Spoon River Valley: Stirring the Ghosts of Edgar Lee Masters
I entered Fulton County on a narrow road, forging my way through rows of withered corn stalks and beans. Family farms dotted the roadsides; barns with ornate steeples rose like monuments to another time. But I wasn't searching for the old days. I wanted to find the Spoon River of today. There on the horizon, I saw the vast stands of hickories, oaks, and the beloved river maple trees, afire in their carmine foliage, winding along the Spoon River on this cold autumn morning. But that wasn't all in view. I came to an abrupt stop behind a backed-up traffic jam the length of an L.A. freeway.
Richard Bone: "When I first came to Spoon River, I did not know whether what they told me was true or false. They would bring me the epitaph and stand around the shop while I worked."
Those were the words of Richard Bone, speaking from the grave, written by Edgar Lee Masters. After toiling for years as a lawyer and unknown poet, Masters published his series of poems as epitaphs from a small town cemetery. The Spoon River Anthology was an instant classic.
Richard Bone: "But I still chiseled whatever they paid me to chisel and made myself party to the false chronicles of the stones."
False chronicles? That's what I felt, trapped in the Spoon River Drive, an annual festival that stretches from town to village in a web of 1,000 registered vendors, tacky craft stands, food lines for butterfly pork chops and rib-eye sandwiches, and the longest sprawl of flea markets in the rural Midwest.
For me, Masters' Anthology wasn't a series of craft sales, but told the hidden stories about life in rural Illinois. So, turning away from the traffic, I took a back road to Ellisville, tucked into the rolling hills.
Bonnie: "We baked all day yesterday, about ten hours, and we're still baking today. We're making 360 apple dumplings."
I couldn't resist those dumplings, the smell wafting out in the streets. Here in Ellisville, home of the world's smallest operating library, an opera house, and the first mill on the Spoon River, 80 souls still live in a coal town that once rivaled Chicago in size.
Blacksmithing is not a bygone trade for Roger Lorance, a full-time metal smith. He travels the country exhibiting his work in copper, steel and bronze. Here, Roger pounds out a cow lilly from a steel rod.
Roger: "We'll bring that up to approximately 2,000 degrees, and we'll start work under the power hammer, then I'll refine it by hand on the anvil.
Self-taught, Roger takes part in a thriving association of blacksmiths across the country.
Roger: "It's actually coming back, from almost dying out in the 40s and early 50s."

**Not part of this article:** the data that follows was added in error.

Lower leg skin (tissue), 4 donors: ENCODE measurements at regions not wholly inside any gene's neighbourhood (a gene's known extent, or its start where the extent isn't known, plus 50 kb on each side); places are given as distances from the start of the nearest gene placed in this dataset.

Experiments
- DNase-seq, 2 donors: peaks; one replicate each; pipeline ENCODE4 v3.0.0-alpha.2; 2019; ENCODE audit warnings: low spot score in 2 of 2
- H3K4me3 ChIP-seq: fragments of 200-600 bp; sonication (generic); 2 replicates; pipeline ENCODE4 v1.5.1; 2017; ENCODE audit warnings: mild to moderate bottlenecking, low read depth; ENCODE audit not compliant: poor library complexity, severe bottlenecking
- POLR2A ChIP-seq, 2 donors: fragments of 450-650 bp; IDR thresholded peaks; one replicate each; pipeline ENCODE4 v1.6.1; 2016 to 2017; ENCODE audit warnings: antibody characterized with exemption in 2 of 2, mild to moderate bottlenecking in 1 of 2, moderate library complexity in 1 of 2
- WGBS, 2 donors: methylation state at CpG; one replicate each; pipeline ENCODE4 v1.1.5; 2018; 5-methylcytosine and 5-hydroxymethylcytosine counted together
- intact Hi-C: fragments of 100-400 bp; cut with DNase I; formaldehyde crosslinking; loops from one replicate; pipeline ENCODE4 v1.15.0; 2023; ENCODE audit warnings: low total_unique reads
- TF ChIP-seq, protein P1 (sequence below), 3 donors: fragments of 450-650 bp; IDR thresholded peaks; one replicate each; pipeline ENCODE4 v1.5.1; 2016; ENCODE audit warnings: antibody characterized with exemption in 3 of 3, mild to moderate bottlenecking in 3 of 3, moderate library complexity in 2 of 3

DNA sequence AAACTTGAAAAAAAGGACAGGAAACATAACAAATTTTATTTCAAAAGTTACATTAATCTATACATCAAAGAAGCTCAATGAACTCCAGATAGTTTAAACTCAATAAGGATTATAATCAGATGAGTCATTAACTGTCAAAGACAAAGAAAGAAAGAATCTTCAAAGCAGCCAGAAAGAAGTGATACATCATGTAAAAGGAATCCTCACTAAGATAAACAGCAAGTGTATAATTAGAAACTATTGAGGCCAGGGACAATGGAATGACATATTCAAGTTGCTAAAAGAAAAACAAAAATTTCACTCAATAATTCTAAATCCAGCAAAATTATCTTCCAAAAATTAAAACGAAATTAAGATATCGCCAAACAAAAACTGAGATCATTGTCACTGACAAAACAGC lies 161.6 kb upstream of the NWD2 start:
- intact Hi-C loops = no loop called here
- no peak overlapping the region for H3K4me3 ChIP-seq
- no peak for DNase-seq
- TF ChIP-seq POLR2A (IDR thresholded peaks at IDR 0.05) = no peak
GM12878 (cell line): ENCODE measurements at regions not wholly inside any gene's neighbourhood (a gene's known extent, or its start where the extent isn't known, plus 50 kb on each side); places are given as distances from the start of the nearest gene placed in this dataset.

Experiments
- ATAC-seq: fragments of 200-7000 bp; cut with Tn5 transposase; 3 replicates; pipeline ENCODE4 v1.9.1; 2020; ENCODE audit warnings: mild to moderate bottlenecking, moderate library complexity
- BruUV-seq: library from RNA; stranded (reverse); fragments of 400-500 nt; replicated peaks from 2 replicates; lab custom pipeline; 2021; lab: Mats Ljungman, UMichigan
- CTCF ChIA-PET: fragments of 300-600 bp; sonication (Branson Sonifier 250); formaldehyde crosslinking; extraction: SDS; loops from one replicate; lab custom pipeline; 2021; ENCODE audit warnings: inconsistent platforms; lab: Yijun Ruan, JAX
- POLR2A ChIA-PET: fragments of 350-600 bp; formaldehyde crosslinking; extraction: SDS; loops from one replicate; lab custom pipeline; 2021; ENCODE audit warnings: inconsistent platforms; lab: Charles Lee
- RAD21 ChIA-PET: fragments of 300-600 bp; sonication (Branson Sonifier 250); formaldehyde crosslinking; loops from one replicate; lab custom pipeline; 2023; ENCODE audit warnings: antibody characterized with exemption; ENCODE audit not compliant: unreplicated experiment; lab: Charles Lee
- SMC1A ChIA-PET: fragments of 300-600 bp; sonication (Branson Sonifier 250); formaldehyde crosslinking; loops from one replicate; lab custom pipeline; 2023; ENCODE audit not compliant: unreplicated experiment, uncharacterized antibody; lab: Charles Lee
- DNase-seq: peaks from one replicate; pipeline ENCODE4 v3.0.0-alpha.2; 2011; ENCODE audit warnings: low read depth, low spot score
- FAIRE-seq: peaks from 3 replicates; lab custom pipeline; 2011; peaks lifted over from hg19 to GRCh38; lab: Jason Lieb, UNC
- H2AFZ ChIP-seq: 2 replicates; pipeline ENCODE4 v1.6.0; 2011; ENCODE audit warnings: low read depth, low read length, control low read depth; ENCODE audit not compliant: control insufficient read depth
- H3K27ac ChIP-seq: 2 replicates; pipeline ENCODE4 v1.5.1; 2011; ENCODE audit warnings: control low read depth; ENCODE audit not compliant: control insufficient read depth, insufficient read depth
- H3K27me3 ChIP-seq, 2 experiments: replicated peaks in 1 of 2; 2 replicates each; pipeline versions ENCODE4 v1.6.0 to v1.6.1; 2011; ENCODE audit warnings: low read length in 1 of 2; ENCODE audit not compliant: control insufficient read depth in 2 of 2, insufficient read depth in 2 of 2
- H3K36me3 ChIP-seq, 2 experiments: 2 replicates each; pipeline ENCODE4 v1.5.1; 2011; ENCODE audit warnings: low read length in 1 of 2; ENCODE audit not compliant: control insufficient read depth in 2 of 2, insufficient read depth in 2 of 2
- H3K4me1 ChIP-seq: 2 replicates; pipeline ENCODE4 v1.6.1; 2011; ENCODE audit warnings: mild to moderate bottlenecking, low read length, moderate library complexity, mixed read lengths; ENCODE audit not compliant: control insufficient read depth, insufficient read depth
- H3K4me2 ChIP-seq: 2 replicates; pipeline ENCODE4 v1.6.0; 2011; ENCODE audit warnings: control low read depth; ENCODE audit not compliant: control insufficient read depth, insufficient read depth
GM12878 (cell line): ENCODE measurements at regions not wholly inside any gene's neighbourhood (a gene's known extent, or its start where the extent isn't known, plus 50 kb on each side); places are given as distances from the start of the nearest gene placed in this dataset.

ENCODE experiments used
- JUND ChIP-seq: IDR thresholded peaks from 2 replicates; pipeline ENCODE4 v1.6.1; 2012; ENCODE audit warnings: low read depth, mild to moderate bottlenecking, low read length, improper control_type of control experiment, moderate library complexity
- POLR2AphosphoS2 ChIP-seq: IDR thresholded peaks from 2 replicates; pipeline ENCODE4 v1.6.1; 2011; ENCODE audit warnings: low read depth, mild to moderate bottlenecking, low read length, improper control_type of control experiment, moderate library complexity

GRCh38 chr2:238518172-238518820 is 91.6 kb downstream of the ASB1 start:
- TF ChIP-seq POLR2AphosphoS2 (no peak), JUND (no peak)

I turned back to the Anthology for another voice from Masters, the ghost of Marie Batson.
Marie Batson: "You observe the carven hand, with the index finger pointing heavenward. That is the direction, no doubt."
Following Marie's cue, I ambled down the road to Smithfield, where I found nationally acclaimed artisan Robert Wright sitting before his woodcarvings. His ducks looked real enough to quack.
Robert: "I've done over 800 of them. I've done 847 different carvings."
Robert has made his living by carving for over 25 years. He has traveled around the country, winning awards for his decoys.
Robert: "You just start with a block of wood, carve it into the round. There are a lot of different things that go into it. It ain't just the carving. It's the texturing, the fine details, the painting."
I continued onto Lewiston, Illinois, the town where Masters grew up, which is the home of the Oak Hill Cemetery, the setting for his Anthology. And more ghosts.
Marie Batson: "Where are Elmer, Herman, Bert, Tom and Charley, the weak of will, the strong of arm, the clown, the boozer, the fighter? All, all, are sleeping on the hill. Where are Ella, Kate, Mag, Lizzie, and Edith, the tender heart, the simple soul, the loud, the proud, the happy one? All, all, are sleeping on the hill."
All, seemed to be at the swap meet at the county fairgrounds. But down the road at Rasmussen's Blacksmith Shop, I found Linda Reece, quietly working for a handful of people on her spinning wheel. She spooled the sheep's wool, while cranking the wheel with a foot pedal.
Linda: "I been spinning now for 12 years, or something like; it's quite relaxing. I now teach spinning at New Salem, and we have a good time."
Spinning isn't all. Sitting next to a stack of white cakes of soap, Linda proudly declared she hasn't bought a bar of the stuff over the last decade.
Linda: "I have used my soap, my own soap for probably 10 years. That's the only thing in my shower. I have a regular clientele that come every year to get their supply of soap for the year. I had a little boy come by here today who was here last year. He came by here just to get my soap today."
I continued down the slope of the trees and hills that snaked along the Spoon River. The brilliant fall foliage stood apart from the miles of the flat, harvested cornfields. It reminded me of Linda, Roger, and Robert. Like the real Spoon River today, they sat apart. They are still living the Anthology's pursuit for a rural life, not merely selling its brand-name.
They weren't the only ones, of course. I saw the future of the Spoon River in eight year old John Lane, a professed Public Radio listener. Standing alone in a small schoolroom, he played his fiddle for the passing crowds.
John: "A lot of people come here for the scenic drive, and the woods and stuff. It fits with the old time fiddle."
The young fiddler possessed a knowing, even haunting smile. It made me wonder: Maybe he was that wily ghost that Masters had praised as Fiddler Jones?
I'm Jeff Biggers for The Savvy Traveler, here in the Spoon River Valley.
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